The Semley Tree-Climbing Expert Touring England’s Summer Festivals

Mark Hawes quit the London rat race and moved to the Shaftesbury area to pursue his dream. He wanted to work with trees. His Semley-based tree-climbing business now operates across England and at prestigious summer festivals.

Alfred visited one of his sessions at Stourhead.

Mark Hawes was in the pub when he made his life-changing decision. “We had a few drinks and we asked, what are we going to do now?” said Mark. It was the year 2000. He was an estate agent in the capital, working in a career he didn’t enjoy and living where he didn’t want to be. Mark’s wife Eloise was employed in publishing.

Mark Hawes

After a few pints, a plan was hatched. Mark started a tree surgery business, Hawes Arborists. Eloise changed direction, too. “She teaches yoga now. We’ve got a studio where we live. It’s a complete life change,” he said.

Mark soon realised that tree surgery work can be seasonal, so eleven years ago he branched out with his Great Big Tree Climbing Company. “Tree surgery is always busy in the winter and then in the summer, it gets a little bit quieter. We thought, why not get kids and grown-ups up trees? It takes over from February through to the end of October,” said Mark.

Now the tree climbing enterprise takes Mark and his team all across England to country parks, luxury holiday sites and education providers. “Five or six years ago the National Trust started their ’50 things to do before you’re 11¾’. The number one thing was tree climbing, and that launched us. We do a lot of National Trust sites.”

Mark says the tree climbing is now as important as his tree surgery business. “They’re neck and neck at the moment, but this is becoming a bit of an animal. It’s really successful,” he said.

Close to home, Mark has helped climbers scale some of Dorset’s tallest trees. “Bryanston School is not far away from here. They’ve got three London plane sentinels, the tallest broad leaf trees in Europe. We measured them with the kids. When we did it three years ago, they were 49.5 metres. We’re going to try and do it again this summer and we reckon they’ll be over 50 meters,” said Mark.

It was a misty, drizzly Wednesday morning when I met up with Mark at Stourhead. He had attached ropes and climbing equipment to a tall tree at the side of the lake, near the iconic bridge. “We chose this tulip tree because it’s in a fantastic location and a great tree to climb,” said Mark. “It’s surprising. Sometimes when you go to sites and you think there are going to be hundreds of trees to choose from but when you start looking closely, it’s not quite as obvious as it may seem. You want a big tree with big broad branches, just like this. That’s not always the easiest thing to find.”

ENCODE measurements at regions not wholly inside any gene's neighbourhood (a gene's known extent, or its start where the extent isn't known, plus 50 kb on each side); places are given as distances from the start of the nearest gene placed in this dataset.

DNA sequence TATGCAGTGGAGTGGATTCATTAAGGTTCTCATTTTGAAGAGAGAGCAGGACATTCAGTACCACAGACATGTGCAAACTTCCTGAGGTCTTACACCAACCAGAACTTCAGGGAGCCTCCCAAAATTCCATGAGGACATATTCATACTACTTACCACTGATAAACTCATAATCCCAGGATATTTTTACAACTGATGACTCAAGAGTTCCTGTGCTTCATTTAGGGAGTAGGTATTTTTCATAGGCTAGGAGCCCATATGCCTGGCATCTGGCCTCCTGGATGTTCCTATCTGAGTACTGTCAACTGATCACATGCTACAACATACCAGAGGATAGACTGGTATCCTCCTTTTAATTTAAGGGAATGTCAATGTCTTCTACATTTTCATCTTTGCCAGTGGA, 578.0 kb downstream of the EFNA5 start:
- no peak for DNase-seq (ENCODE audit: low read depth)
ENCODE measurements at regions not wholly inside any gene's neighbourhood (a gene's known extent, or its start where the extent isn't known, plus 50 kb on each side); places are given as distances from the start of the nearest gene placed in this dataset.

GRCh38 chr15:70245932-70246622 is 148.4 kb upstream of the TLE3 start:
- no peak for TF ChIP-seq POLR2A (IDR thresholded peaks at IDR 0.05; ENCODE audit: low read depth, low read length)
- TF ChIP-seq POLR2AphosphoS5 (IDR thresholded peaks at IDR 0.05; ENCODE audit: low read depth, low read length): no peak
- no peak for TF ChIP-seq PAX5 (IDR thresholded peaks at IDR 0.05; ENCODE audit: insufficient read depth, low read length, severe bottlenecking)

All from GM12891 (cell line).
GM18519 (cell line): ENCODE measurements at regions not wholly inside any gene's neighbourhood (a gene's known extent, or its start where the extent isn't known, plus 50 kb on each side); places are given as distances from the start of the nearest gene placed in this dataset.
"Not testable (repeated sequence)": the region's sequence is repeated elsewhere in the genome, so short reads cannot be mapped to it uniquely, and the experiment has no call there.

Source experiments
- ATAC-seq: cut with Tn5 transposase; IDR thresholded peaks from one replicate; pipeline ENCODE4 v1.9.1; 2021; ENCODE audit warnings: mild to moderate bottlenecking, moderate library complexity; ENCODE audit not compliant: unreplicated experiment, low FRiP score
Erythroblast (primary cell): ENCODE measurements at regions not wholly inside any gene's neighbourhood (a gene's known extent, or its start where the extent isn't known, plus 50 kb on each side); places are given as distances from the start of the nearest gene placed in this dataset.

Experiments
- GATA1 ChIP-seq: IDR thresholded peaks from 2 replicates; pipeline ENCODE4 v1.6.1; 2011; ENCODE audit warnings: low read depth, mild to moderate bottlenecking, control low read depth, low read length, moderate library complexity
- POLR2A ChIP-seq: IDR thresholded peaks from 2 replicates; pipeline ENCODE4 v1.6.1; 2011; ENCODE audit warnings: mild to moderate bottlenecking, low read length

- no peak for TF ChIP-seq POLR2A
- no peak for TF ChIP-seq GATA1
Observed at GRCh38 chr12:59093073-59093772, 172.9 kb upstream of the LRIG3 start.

This tree wasn’t chosen randomly. It was selected with Stourhead estate manager Alan Power on a previous site visit Mark made. “I’ve been here twice to have a look around, so I did a survey on this tree a couple of weeks ago just to check if it was all right. There are a few bits of dead wood that I took out,” he said.

Obviously, safety is of paramount importance. Climbers are kitted out with a harness and a helmet and they are fitted to a safety line. “All the kit is checked three times a year. It’s an independent person that comes and inspects. It is ropes biting into each other, so it is a friction device. We keep it simple and don’t put any mechanical devices in. It is easy to put them onto a rope and it’s very easy to get them off a rope,” Mark said.

The strict health and safety checks mean that Mark’s insurance premiums are surprisingly affordable, considering his business activity is helping people climb trees. “They’re okay because we demonstrate that we’ve got all the bases ticked, so they’re happy with what we do,” said Mark, adding that the premiums were ‘not cheap-cheap!’

Claudia Clune from Motcombe was at Stourhead on the tree climbing experience. It was a half-term surprise treat arrange for her and her brother by her mum. The 9-year-old Motcombe Primary School pupil found the experience of scaling the tall tree, ‘a little bit scary’ but says that the safety checks gave her confidence. “I knew they wouldn’t let us do this in public if we were going to fall,” Claudia said.